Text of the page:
Eat real food. Proper nutrition is so important all the time, but particularly postpartum. According to Ritual, the postpartum period is actually even more nutritionally demanding than pregnancy itself. Ideally, new moms would have fresh meals prepared for them three times a day. If you don’t have that luxury, plan ahead. While you’re pregnant, double your recipes and freeze half to set aside for the weeks following childbirth. This option isn’t perfect, but it’s so much better than eating junk food, not eating or spending hours on your feet in the kitchen. Here’s more on foods to eat and foods to avoid postpartum. And don’t forget to take a quality multivitamin or even better, a postnatal multivitamin for at least six months after birth.

Get help from guests. Keeping a household running with a newborn around is tough. My midwife stressed during my pregnancy that the ideal ratio is three adults for every newborn in the weeks immediately after birth. If that amount of help isn’t happening for you (or even if it is), I highly recommend asking for help with chores and/or errands from your friends and family. Keep a running chore list on your refrigerator and don’t be shy about it! Odds are, they’d love a way to show their love and support. If you feel uncomfortable asking, enlist your partner’s help. You also could have a sign-up sheet for chores, errands and/or meals at your baby shower or mother blessing so that expectations are set in advance. You can access an online sign-up sheet template that I created here. There’s absolutely nothing wrong with asking for help, and we need to normalize this type of support for parents!

Foods to avoid postpartum

Birth triggers a lot of big changes in the body, including shifts in the digestive system. That’s why cultures around the world, Chinese, Indian and Persian to name a few, have fed traditional foods to women after childbirth for centuries. These foods are easy to digest and nourishing to facilitate healing, comfort and improved breastmilk production. You can read more about foods to favor postpartum here.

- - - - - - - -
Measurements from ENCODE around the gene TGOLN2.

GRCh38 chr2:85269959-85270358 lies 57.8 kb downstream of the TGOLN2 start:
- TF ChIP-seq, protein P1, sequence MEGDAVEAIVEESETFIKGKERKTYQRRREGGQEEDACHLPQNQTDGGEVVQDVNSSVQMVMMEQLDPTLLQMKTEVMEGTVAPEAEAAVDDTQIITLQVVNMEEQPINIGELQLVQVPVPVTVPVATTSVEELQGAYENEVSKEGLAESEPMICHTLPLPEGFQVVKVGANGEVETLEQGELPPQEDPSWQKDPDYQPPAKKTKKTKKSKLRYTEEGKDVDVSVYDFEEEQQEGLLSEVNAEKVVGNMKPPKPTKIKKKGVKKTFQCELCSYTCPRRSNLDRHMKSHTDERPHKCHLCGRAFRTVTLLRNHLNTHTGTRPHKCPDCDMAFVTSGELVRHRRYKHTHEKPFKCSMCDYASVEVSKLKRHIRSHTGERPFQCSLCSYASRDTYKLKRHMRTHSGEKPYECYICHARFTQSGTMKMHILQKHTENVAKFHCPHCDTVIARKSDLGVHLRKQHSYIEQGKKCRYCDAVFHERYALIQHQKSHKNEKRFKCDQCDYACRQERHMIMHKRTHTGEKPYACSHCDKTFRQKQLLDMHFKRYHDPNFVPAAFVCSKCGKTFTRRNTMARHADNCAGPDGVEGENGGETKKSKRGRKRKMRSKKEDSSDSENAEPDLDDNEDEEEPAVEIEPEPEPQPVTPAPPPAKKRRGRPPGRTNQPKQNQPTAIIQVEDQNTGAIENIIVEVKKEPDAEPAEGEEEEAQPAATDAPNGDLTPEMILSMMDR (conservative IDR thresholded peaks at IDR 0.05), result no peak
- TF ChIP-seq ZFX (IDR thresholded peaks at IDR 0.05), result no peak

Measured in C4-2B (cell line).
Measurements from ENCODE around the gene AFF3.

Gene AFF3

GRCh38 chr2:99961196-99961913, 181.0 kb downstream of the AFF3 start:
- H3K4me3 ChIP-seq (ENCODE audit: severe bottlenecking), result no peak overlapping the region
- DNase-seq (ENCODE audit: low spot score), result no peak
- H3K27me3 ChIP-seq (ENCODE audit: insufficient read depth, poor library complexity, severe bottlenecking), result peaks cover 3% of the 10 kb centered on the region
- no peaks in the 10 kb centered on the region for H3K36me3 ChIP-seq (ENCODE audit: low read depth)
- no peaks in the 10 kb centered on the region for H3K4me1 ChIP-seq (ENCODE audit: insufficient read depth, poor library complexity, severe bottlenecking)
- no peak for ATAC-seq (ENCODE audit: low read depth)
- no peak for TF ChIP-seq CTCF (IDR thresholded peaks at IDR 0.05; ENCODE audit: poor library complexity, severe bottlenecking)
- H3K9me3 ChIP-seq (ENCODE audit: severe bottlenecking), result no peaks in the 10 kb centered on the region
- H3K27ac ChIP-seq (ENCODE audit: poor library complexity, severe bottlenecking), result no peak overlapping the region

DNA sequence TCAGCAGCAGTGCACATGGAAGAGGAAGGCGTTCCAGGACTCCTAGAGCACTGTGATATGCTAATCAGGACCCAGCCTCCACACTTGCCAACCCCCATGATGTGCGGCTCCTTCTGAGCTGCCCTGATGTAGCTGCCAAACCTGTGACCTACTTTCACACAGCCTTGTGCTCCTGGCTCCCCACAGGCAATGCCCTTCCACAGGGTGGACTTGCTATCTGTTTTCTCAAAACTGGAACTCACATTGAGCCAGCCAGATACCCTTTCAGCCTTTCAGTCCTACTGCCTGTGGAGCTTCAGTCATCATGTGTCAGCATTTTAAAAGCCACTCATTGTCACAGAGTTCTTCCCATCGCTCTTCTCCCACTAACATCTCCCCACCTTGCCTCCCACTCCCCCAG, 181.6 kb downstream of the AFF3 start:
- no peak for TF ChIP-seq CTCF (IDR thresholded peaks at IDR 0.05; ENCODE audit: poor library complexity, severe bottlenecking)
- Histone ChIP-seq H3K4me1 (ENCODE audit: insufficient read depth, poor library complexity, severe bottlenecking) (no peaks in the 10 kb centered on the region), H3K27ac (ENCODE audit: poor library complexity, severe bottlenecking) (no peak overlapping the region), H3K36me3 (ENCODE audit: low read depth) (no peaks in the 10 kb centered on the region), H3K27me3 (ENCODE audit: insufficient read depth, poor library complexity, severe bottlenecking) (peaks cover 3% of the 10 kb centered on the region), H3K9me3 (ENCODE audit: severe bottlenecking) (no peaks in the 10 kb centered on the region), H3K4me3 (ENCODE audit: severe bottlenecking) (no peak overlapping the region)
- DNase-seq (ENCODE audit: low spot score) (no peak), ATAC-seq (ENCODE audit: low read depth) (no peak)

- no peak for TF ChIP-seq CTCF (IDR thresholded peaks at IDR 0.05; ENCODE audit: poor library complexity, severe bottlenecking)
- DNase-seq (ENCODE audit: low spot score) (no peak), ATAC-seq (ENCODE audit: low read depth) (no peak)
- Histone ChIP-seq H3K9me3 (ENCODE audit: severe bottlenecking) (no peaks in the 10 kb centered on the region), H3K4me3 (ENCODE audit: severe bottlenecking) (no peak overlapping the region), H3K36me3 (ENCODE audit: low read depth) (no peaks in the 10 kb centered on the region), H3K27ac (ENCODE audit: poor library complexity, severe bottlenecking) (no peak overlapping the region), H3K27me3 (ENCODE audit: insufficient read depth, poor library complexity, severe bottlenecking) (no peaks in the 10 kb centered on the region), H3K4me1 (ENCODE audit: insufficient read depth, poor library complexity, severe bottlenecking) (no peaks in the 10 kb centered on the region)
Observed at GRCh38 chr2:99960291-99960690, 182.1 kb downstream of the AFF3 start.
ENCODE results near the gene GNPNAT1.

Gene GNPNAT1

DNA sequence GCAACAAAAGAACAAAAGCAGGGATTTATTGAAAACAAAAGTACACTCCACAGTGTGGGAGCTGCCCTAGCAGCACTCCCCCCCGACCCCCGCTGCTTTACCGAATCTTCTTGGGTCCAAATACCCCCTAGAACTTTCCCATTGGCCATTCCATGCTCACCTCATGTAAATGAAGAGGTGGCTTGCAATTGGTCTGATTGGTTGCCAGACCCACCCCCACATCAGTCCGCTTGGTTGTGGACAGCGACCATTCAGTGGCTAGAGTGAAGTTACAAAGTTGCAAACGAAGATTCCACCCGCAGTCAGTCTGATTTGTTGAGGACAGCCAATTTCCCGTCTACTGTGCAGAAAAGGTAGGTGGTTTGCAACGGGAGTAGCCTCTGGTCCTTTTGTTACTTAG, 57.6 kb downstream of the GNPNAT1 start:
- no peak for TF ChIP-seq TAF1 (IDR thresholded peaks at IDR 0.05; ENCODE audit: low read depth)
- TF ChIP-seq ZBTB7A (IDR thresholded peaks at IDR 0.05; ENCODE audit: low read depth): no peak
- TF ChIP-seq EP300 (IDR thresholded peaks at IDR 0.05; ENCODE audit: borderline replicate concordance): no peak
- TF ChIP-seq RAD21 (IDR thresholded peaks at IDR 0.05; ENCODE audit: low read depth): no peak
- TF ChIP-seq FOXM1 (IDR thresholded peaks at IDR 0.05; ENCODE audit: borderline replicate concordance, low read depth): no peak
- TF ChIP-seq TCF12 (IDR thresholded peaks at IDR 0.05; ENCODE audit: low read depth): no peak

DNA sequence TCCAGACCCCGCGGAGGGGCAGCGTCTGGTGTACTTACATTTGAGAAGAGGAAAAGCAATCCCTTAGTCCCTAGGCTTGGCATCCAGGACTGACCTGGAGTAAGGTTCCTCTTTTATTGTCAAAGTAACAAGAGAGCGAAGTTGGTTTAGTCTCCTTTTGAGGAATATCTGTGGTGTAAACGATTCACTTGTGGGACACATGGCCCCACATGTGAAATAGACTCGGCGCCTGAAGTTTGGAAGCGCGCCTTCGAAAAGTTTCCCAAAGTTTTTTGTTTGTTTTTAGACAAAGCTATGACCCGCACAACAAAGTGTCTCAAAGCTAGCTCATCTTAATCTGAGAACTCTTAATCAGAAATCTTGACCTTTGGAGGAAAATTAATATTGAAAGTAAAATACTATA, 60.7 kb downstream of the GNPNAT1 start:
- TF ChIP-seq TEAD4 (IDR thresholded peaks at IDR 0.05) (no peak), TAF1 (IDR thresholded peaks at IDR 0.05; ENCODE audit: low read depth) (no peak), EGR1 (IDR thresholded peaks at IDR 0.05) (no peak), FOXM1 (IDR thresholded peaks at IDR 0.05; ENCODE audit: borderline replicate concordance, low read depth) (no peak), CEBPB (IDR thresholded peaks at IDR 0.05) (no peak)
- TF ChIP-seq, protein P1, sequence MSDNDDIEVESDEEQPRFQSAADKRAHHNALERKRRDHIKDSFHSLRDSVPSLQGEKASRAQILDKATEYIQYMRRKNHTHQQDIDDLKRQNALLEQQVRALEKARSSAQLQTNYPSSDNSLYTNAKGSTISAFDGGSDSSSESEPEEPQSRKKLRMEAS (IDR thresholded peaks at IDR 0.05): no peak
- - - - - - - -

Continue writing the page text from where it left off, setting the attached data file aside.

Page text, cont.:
According to Ayurveda, the foods to avoid postpartum fall into four categories: dry, rough, cold and stimulating. They should be minimized at least for the first six weeks postpartum because they can aggravate digestion for mothers and breastfeeding babies.

Keep in mind that this list is intended as a guideline. I’m a firm believer in listening to your body and feeding your cravings. For instance, if you’re craving red meat, eat it, but be sure to prepare it so that it’s easy to digest, like a stew or meatloaf. Mental health is also important; if you want chocolate for dessert because you need a treat after a long day, then by all means have it. My second meal after I gave birth was pizza, which includes a ton of ingredients on this list, but it was hearty and comforting and what I knew I needed at that moment.

That’s how I recommend planning your meals postpartum: eat conscientiously but also give yourself flexibility to also have familiar foods that you enjoy. I had some of my favorite recipes set aside for postpartum and simply modified them. (For instance, this beef and butternut stew is very nourishing; I would just leave out the sour cream and possibly the tomato paste if you’re breastfeeding.)

You’ll know what’s right for your body based on how it makes you feel.


  • Coffee
  • Soda
  • Chocolate
  • Alcohol
  • Raw or undercooked garlic
  • Onion
  • Radish
  • Chilies
  • Cabbage


  • Ice cream
  • Salads
  • Raw foods
  • Generally all chilled foods and drinks


  • Red meat
  • Fermented cheeses
  • Sour cream
  • Yogurt
  • Excessive nuts
  • Eggs
  • Fried foods


  • Dried fruits (unless they’ve been cooked over the stove until soft and mushy)
  • Crackers
  • Toast
  • Chips


  • Soy sauce
  • Vinegar
  • Pickles
  • Kombucha
  • Miso
  • Most cheeses
  • Mushrooms
  • Sauerkraut


  • Tomatoes
  • Peas
  • Peppers
  • Sprouts
  • Greens (You can make leafy greens easier to digest by cooking them down with oil and seasoning)


Lemon and lime should be avoided the first two weeks postpartum.

Foods to favor postpartum